Steven L. Taylor is a Professor of Political Science and a College of Arts and Sciences Dean. His main areas of expertise include parties, elections, and the institutional design of democracies. His most recent book is the co-authored A Different Democracy: American Government in a 31-Country Perspective. He earned his Ph.D. from the University of Texas and his BA from the University of California, Irvine. He has been blogging since 2003 (originally at the now defunct Poliblog). Follow Steven on Twitter

Comments

  1. EddieInCA says:

    Steven –

    How do you negotiate with a person (Walker) who will not negotiate? The Unions have already given concessions, showing their willingness to negotiate.

    Walker? Not so much.

  2. Well, like I said:

    Such a situation means that both from a good governance/democracy perspective, as well as a self-interested political one, Walker ought to be thinking a bit more about compromise than he currently appears willing to do.

    Indeed, everything is the post puts the onus on Walker.

  3. Jack says:

    Governor Walker is just the most prominent example of how those on the far-right refuse to compromise or even recognize that other points of view might be just as valid as their own. Unfortunately, I fear this trend will continue until the American public gets tired of Republicans acting like childish bullies.

  4. Michael says:

    What is about the word bankrupt do you people not understand? Public sector unions are the ruination of this country(even FDR saw that) and Walker should be applauded for trying to reign them in.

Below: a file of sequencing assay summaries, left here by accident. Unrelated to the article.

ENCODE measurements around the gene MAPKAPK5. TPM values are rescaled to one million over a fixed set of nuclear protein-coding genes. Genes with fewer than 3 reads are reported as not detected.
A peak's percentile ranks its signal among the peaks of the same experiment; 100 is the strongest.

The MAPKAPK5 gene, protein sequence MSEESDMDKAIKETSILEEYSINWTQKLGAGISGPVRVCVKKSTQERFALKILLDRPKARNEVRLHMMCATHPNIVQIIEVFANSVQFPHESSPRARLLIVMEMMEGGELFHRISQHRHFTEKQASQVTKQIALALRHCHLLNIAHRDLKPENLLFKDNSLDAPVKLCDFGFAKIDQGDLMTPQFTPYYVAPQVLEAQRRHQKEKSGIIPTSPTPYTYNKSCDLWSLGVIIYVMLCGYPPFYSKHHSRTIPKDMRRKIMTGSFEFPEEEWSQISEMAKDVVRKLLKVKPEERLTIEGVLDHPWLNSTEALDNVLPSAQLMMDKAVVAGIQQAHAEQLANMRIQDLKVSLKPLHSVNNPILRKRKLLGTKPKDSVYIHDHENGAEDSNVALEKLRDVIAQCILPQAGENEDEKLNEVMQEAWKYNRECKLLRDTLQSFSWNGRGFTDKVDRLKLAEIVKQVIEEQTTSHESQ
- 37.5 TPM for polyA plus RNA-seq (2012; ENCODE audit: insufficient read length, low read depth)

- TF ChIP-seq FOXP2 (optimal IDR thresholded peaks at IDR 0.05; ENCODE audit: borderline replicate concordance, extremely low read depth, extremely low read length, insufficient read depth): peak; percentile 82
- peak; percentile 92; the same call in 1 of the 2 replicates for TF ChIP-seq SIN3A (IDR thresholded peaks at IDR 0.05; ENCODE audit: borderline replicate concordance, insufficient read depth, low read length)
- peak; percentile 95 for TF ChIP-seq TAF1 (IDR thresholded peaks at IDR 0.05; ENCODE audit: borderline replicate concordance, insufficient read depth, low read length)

5. An Interested Party says:

    What is about the word bankrupt do you people not understand?

    That question needs to be asked of politicians like Walker who pass tax cuts for corporations and the wealthy…unless you really believe that taking in less money will help to avoid bankruptcy…oh, and it’s amusing to see so many people agreeing with FDR on this issue who otherwise might trash him on so many other issues…

  6. John Burgess says:

    You know, compromising into a bad deal isn’t really smart. Nor is it particularly ‘right wing’. A bad deal is a bad deal.

    I think Walker correctly identified the issues. A fiscal fix–raising public employee contributions–is a one-time affair. As long as unions hold power over politics, it’s not a permanent fix. The next congress could simply say, ‘Oh, poor unions, let us kiss that and make it better… here’s a new benefits package for you.’

    Getting the unions out of the public’s business is a longer-term solution. Keeping them out will take discipline, not a vastly available commodity, I fear, but it can be done.

    Again, I’m not speaking as a ‘right winger’; I do not believe public employees should be unionized at all.

  7. cian says:

    At a minimum, it seems to me that it would make sense for a compromise to be reached wherein the immediate fiscal issues are addressed

    Sorry Steven, but have you been asleep since this battle began. You sound slightly mystified by the whole affair. Has it not been clear from day one of this mess that Walker’s aim is to destroy the unions, which is why he ‘ought to be thinking about compromise’ but never will.

    My suggestion? Scrap the above post and replace with..because the guy’s a nut.

  8. PD Shaw says:

    “As such, this provision of Walker’s bill basically would create a system wherein current wages for public sector employees would be frozen at current levels adjusted for inflation.”

    Base pay is frozen w/ COLA, which I assume most Wisconsinites have experienced the last few years at best. Individual merit and performance pay is not frozen, but it’s not subject to collective bargaining.

  9. Vast Variety says: